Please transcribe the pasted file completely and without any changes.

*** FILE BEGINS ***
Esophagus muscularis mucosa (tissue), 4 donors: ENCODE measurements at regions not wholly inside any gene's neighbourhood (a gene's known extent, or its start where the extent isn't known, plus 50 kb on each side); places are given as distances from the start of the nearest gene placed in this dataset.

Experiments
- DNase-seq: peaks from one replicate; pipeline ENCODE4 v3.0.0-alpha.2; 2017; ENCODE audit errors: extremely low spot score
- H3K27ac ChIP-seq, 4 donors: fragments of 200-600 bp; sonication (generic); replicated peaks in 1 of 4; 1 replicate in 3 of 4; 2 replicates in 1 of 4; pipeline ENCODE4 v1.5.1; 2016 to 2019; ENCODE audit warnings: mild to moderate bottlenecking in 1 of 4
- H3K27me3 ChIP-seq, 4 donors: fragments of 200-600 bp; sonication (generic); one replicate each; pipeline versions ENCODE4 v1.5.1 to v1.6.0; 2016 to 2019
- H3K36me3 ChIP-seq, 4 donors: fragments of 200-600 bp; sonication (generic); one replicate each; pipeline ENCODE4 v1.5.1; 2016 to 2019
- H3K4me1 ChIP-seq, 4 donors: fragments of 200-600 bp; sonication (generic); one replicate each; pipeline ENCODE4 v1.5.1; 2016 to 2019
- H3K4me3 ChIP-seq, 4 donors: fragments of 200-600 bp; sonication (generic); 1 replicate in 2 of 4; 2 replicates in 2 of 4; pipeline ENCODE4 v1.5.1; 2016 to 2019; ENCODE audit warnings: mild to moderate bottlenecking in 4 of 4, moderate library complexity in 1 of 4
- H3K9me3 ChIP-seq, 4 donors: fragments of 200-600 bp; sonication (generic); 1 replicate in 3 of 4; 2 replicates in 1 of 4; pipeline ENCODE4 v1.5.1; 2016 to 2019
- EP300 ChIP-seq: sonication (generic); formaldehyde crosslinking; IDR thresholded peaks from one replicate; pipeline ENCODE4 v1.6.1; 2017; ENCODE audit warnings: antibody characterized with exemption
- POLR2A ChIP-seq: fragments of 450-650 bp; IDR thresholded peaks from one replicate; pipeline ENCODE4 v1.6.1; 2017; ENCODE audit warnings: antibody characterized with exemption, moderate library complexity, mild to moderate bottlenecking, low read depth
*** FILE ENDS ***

Esophagus muscularis mucosa (tissue), 4 donors: ENCODE measurements at regions not wholly inside any gene's neighbourhood (a gene's known extent, or its start where the extent isn't known, plus 50 kb on each side); places are given as distances from the start of the nearest gene placed in this dataset.

Experiments
- DNase-seq: peaks from one replicate; pipeline ENCODE4 v3.0.0-alpha.2; 2017; ENCODE audit errors: extremely low spot score
- H3K27ac ChIP-seq, 4 donors: fragments of 200-600 bp; sonication (generic); replicated peaks in 1 of 4; 1 replicate in 3 of 4; 2 replicates in 1 of 4; pipeline ENCODE4 v1.5.1; 2016 to 2019; ENCODE audit warnings: mild to moderate bottlenecking in 1 of 4
- H3K27me3 ChIP-seq, 4 donors: fragments of 200-600 bp; sonication (generic); one replicate each; pipeline versions ENCODE4 v1.5.1 to v1.6.0; 2016 to 2019
- H3K36me3 ChIP-seq, 4 donors: fragments of 200-600 bp; sonication (generic); one replicate each; pipeline ENCODE4 v1.5.1; 2016 to 2019
- H3K4me1 ChIP-seq, 4 donors: fragments of 200-600 bp; sonication (generic); one replicate each; pipeline ENCODE4 v1.5.1; 2016 to 2019
- H3K4me3 ChIP-seq, 4 donors: fragments of 200-600 bp; sonication (generic); 1 replicate in 2 of 4; 2 replicates in 2 of 4; pipeline ENCODE4 v1.5.1; 2016 to 2019; ENCODE audit warnings: mild to moderate bottlenecking in 4 of 4, moderate library complexity in 1 of 4
- H3K9me3 ChIP-seq, 4 donors: fragments of 200-600 bp; sonication (generic); 1 replicate in 3 of 4; 2 replicates in 1 of 4; pipeline ENCODE4 v1.5.1; 2016 to 2019
- EP300 ChIP-seq: sonication (generic); formaldehyde crosslinking; IDR thresholded peaks from one replicate; pipeline ENCODE4 v1.6.1; 2017; ENCODE audit warnings: antibody characterized with exemption
- POLR2A ChIP-seq: fragments of 450-650 bp; IDR thresholded peaks from one replicate; pipeline ENCODE4 v1.6.1; 2017; ENCODE audit warnings: antibody characterized with exemption, moderate library complexity, mild to moderate bottlenecking, low read depth